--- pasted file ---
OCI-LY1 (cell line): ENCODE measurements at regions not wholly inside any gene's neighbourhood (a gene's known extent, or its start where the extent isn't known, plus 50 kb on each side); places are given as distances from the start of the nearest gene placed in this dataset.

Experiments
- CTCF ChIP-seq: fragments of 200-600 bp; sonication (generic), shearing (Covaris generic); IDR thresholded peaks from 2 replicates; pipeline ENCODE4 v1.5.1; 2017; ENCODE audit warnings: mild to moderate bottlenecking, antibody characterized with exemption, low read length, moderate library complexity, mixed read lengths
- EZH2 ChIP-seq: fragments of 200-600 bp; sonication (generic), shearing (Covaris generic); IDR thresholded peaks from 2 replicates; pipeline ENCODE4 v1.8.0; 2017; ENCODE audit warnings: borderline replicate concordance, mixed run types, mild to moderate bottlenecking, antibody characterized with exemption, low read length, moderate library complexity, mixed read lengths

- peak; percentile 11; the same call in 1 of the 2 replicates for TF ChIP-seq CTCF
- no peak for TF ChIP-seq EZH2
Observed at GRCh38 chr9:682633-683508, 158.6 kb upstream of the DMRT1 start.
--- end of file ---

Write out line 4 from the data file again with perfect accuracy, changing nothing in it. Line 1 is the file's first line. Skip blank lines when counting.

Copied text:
- EZH2 ChIP-seq: fragments of 200-600 bp; sonication (generic), shearing (Covaris generic); IDR thresholded peaks from 2 replicates; pipeline ENCODE4 v1.8.0; 2017; ENCODE audit warnings: borderline replicate concordance, mixed run types, mild to moderate bottlenecking, antibody characterized with exemption, low read length, moderate library complexity, mixed read lengths